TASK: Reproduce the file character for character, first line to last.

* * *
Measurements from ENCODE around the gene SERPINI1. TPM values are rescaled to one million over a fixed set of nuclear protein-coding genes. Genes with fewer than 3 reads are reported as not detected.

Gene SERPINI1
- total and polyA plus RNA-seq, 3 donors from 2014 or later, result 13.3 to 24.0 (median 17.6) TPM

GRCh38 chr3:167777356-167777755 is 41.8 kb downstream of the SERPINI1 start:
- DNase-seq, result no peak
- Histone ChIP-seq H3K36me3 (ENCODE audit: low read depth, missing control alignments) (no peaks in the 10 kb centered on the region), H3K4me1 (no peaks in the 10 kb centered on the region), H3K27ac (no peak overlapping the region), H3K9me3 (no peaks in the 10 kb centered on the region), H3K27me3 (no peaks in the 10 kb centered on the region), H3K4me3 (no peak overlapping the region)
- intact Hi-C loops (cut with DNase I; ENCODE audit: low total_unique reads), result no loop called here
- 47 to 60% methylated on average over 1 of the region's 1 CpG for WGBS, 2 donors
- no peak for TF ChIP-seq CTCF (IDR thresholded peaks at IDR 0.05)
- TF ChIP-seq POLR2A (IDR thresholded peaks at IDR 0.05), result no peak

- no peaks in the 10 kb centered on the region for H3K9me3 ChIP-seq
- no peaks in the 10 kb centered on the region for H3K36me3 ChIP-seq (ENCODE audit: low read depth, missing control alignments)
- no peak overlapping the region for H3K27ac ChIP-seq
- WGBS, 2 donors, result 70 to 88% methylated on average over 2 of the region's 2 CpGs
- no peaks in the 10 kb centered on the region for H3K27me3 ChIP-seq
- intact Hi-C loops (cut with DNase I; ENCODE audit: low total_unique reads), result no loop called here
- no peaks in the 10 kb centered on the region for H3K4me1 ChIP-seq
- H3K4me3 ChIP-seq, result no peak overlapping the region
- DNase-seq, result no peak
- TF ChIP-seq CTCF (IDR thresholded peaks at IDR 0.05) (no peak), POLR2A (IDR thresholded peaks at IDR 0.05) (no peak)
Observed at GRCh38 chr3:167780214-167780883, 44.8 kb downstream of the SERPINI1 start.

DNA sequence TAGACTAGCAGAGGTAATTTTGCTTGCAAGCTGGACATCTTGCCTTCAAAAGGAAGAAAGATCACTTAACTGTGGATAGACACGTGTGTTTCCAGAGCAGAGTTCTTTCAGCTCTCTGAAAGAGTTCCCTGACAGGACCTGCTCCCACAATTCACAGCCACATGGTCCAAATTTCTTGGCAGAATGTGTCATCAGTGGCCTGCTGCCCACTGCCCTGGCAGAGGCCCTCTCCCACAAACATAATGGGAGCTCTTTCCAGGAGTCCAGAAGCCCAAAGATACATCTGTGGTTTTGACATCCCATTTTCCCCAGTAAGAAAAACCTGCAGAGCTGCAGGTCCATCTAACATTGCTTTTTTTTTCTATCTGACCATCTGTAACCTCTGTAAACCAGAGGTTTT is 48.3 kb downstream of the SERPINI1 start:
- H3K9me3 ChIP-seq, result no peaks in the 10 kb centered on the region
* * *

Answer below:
Measurements from ENCODE around the gene SERPINI1. TPM values are rescaled to one million over a fixed set of nuclear protein-coding genes. Genes with fewer than 3 reads are reported as not detected.

Gene SERPINI1
- total and polyA plus RNA-seq, 3 donors from 2014 or later, result 13.3 to 24.0 (median 17.6) TPM

GRCh38 chr3:167777356-167777755 is 41.8 kb downstream of the SERPINI1 start:
- DNase-seq, result no peak
- Histone ChIP-seq H3K36me3 (ENCODE audit: low read depth, missing control alignments) (no peaks in the 10 kb centered on the region), H3K4me1 (no peaks in the 10 kb centered on the region), H3K27ac (no peak overlapping the region), H3K9me3 (no peaks in the 10 kb centered on the region), H3K27me3 (no peaks in the 10 kb centered on the region), H3K4me3 (no peak overlapping the region)
- intact Hi-C loops (cut with DNase I; ENCODE audit: low total_unique reads), result no loop called here
- 47 to 60% methylated on average over 1 of the region's 1 CpG for WGBS, 2 donors
- no peak for TF ChIP-seq CTCF (IDR thresholded peaks at IDR 0.05)
- TF ChIP-seq POLR2A (IDR thresholded peaks at IDR 0.05), result no peak

- no peaks in the 10 kb centered on the region for H3K9me3 ChIP-seq
- no peaks in the 10 kb centered on the region for H3K36me3 ChIP-seq (ENCODE audit: low read depth, missing control alignments)
- no peak overlapping the region for H3K27ac ChIP-seq
- WGBS, 2 donors, result 70 to 88% methylated on average over 2 of the region's 2 CpGs
- no peaks in the 10 kb centered on the region for H3K27me3 ChIP-seq
- intact Hi-C loops (cut with DNase I; ENCODE audit: low total_unique reads), result no loop called here
- no peaks in the 10 kb centered on the region for H3K4me1 ChIP-seq
- H3K4me3 ChIP-seq, result no peak overlapping the region
- DNase-seq, result no peak
- TF ChIP-seq CTCF (IDR thresholded peaks at IDR 0.05) (no peak), POLR2A (IDR thresholded peaks at IDR 0.05) (no peak)
Observed at GRCh38 chr3:167780214-167780883, 44.8 kb downstream of the SERPINI1 start.

DNA sequence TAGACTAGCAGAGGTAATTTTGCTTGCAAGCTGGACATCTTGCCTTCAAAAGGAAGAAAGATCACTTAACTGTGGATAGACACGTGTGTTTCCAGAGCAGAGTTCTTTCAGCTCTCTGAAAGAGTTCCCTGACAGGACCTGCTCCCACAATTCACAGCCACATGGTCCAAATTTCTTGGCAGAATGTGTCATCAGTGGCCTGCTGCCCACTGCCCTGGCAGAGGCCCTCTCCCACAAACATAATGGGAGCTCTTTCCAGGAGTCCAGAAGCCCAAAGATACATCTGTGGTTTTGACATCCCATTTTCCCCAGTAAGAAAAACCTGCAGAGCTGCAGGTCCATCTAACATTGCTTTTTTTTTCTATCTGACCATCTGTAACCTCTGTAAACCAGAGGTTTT is 48.3 kb downstream of the SERPINI1 start:
- H3K9me3 ChIP-seq, result no peaks in the 10 kb centered on the region